"Lightweighting," the latest innovation in automotive manufacturing, trades heavier, more costly components for parts made from lighter metals and high-impact polymers, resulting in greater fuel efficiency for drivers and a more eco-friendly way to get around. According to The Wall Street Journal, for every 10 lbs. engineers extract with design work and material replacement, the resulting car produces 10 to 15 lbs. less carbon dioxide annually than it otherwise would.
In fact, tape has been a major contributor to this trend, as automakers switch out fasteners for adhesives to secure detailing. However, as with every burgeoning trend, the complete ramifications of lightweighting in terms of vehicle preservation have yet to be fully realized and will only come with time. Meanwhile, are manufacturers putting their vehicles at risk unnecessarily?
"PP resins struggle with scratch resistance."
The trouble with lightweighting automobile interiors and exteriors
Before structural engineers begin reimagining the contours and materials comprising a vehicle exterior, they'll first audit interiors for potential weight reductions as much as possible. SAE International reported many automakers choose polypropylene resins and compounds over popular polymers and polycarbonates for their instrument panels, trims and consoles due to their light weight and low cost.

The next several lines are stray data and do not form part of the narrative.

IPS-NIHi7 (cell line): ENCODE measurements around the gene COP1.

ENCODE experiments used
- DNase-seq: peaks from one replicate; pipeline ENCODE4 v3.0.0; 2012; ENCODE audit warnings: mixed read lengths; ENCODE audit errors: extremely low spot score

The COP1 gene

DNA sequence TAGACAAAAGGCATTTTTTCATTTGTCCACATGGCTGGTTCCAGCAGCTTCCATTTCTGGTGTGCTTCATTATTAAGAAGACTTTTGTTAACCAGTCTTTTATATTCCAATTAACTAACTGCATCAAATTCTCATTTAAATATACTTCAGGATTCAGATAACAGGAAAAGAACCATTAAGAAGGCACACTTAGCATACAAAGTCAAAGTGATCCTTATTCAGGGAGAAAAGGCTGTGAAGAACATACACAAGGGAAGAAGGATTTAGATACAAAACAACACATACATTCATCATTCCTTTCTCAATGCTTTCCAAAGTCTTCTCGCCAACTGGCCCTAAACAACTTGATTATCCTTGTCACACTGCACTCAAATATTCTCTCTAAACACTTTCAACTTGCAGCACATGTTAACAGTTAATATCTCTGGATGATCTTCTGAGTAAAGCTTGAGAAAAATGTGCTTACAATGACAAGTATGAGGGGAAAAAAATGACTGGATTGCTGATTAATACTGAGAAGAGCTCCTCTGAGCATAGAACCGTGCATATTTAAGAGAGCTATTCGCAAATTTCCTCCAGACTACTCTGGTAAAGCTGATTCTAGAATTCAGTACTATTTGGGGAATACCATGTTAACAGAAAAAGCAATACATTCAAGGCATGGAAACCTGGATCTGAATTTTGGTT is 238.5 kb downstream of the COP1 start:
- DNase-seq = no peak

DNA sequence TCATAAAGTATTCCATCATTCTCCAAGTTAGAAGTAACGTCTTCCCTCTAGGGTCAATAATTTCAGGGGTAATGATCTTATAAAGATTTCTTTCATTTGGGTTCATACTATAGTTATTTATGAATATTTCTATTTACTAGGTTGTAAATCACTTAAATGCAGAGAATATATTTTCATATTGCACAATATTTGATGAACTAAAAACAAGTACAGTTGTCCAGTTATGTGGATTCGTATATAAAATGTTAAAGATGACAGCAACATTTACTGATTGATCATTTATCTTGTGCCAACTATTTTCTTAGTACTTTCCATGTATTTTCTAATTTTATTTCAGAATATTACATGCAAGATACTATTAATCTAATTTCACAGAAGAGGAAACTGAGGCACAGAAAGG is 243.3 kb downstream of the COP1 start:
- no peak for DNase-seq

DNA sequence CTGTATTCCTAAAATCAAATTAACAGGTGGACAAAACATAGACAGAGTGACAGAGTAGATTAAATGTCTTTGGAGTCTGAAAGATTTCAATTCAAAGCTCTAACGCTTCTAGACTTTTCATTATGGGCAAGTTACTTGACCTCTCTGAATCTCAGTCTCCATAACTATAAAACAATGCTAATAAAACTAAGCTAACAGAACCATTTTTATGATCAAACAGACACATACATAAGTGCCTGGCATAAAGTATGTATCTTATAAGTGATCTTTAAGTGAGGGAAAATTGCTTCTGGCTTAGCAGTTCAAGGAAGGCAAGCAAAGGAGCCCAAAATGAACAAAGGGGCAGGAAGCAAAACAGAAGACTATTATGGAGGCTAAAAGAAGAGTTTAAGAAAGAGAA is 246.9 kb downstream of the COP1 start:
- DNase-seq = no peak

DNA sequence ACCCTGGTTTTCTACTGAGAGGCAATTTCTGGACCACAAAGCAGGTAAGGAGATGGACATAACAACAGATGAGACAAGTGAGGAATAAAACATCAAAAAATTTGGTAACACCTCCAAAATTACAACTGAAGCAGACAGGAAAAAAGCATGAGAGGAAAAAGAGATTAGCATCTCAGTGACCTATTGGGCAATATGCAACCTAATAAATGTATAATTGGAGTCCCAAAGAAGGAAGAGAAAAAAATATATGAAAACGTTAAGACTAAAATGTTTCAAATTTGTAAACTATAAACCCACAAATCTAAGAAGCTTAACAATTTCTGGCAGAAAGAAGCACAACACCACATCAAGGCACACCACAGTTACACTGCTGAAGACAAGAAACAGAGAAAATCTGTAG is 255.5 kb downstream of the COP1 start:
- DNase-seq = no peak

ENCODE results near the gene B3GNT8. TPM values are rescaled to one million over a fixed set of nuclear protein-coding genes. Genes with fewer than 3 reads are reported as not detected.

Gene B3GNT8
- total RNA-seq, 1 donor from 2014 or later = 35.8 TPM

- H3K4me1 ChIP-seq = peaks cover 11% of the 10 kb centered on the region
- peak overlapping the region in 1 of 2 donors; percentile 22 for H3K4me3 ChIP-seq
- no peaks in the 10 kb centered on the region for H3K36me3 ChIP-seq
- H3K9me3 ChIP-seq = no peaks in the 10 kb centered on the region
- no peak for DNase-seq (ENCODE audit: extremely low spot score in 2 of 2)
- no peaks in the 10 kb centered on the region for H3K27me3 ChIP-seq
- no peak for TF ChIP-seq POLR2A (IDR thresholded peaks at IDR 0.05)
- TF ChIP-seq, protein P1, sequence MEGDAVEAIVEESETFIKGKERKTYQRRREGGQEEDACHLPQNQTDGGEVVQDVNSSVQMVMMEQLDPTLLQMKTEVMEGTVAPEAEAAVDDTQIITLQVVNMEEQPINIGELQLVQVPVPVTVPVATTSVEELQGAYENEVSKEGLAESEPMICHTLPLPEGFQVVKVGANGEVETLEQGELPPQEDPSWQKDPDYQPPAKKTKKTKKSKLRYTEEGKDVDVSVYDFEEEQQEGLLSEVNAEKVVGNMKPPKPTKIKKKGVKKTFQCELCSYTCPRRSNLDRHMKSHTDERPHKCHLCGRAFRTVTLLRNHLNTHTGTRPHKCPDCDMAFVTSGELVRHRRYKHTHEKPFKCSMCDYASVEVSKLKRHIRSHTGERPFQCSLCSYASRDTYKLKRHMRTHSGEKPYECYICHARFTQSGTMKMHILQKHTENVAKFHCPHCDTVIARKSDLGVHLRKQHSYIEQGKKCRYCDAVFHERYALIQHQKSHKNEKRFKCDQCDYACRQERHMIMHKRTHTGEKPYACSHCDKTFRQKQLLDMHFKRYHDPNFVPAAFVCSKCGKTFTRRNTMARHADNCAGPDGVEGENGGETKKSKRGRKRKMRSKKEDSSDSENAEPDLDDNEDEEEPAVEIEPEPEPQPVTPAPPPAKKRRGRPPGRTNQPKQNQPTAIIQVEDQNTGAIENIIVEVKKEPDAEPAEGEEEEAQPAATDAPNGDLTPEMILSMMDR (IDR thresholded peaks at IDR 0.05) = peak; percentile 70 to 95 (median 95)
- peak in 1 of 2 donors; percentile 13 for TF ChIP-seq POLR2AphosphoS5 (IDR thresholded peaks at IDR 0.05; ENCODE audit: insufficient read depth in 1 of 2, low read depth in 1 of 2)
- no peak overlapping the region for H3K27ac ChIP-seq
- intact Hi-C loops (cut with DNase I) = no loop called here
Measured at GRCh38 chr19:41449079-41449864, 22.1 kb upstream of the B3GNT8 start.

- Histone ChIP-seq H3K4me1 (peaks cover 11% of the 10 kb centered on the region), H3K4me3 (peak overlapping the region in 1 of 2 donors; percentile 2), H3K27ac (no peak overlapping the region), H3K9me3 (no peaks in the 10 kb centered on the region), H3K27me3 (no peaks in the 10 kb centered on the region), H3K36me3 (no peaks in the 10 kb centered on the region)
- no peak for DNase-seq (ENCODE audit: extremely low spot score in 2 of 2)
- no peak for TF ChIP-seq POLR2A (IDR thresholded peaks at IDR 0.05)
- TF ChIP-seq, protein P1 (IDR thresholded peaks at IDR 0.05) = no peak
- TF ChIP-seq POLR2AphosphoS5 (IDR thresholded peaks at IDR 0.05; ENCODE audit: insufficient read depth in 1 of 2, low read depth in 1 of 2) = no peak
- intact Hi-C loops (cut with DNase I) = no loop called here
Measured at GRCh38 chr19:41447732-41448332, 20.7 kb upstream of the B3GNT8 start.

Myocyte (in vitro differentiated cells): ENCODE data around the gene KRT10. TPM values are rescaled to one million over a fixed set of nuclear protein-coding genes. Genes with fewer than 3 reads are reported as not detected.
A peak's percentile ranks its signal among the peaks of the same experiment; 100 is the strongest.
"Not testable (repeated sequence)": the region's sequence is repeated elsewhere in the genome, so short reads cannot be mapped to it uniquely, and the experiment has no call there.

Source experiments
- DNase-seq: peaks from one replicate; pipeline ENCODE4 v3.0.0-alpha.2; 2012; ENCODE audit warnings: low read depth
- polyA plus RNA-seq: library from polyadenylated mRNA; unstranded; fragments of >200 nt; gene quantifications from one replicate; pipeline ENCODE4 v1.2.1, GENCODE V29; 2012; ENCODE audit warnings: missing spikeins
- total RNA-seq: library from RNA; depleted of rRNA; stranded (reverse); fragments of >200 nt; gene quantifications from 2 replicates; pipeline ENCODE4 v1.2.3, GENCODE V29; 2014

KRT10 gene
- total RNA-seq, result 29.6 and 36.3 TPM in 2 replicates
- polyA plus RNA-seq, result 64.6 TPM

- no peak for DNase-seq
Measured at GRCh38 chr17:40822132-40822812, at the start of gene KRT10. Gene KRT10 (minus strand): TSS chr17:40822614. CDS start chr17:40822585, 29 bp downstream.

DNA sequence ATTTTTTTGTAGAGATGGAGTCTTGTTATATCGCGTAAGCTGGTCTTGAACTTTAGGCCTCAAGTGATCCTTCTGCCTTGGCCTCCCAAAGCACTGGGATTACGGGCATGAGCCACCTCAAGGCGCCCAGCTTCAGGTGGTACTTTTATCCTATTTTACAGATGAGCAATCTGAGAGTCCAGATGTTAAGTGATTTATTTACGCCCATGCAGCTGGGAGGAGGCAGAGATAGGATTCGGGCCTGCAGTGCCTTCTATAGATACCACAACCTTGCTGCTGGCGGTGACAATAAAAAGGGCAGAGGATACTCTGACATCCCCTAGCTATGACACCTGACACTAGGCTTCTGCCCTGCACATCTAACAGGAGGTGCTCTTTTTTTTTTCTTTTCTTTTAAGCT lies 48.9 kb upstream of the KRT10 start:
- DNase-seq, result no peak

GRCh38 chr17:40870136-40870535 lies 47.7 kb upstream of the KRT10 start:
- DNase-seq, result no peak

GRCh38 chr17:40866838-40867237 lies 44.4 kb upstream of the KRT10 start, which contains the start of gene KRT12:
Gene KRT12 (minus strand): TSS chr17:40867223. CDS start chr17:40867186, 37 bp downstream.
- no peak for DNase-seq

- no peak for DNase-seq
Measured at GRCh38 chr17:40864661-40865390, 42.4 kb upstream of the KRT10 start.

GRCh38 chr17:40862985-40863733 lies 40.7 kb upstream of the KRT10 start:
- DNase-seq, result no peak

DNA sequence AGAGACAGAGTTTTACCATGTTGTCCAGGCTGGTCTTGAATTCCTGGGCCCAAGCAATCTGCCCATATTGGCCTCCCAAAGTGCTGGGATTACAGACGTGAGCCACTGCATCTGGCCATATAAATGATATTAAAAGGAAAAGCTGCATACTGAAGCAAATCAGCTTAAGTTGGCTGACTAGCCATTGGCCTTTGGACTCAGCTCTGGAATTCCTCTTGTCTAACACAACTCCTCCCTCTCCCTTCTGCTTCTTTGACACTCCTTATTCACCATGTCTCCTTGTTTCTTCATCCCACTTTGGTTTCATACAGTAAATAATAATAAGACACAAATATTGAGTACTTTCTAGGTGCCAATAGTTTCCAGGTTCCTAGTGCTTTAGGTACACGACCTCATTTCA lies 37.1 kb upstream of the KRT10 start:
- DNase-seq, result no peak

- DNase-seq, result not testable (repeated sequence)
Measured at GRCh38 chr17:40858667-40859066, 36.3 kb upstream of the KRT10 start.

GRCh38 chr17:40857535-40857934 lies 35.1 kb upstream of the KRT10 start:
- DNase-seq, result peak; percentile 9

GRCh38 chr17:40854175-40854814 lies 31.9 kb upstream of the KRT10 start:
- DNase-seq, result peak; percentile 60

PP resins, however, struggle with scratch resistance. While engineers work tirelessly to develop compounds as feathery and affordable as PP, the results have been a mixed bag, sacrificing at least one of these three desirable traits in the process.
Protective films support lightweighting initiatives
Additionally, any coating added to these interior or exterior components to protect them at assembly and throughout presale raises, however slightly, their overall weight. As beneficial as lightweighting is to an automaker's bottom line and to its client base, the new frontier creates a lot of unknowns that could compromise the quality of the goods they produce if they aren't careful. That said, these problems should not stop carmakers from pushing forward. Instead, they should reassess their current lightweighting strategies and consider including protective tapes.
To preserve lightweight materials during manufacturing and presale, protective films offer automotive companies an alternative to spending precious research and development funds on uncovering the perfect lightweight, scratchproof material.
Automakers can collaborate with their OEMs on a plan for applying customizable protective tapes like ProtectRite to surfaces and other components made from lighter materials to prevent abrasions caused at point of assembly. The same can be said for exteriors preserved with products like AutoWrap.
The future of the automotive industry resides in game-changers like lightweighting, so make protective tapes part of your drive forward.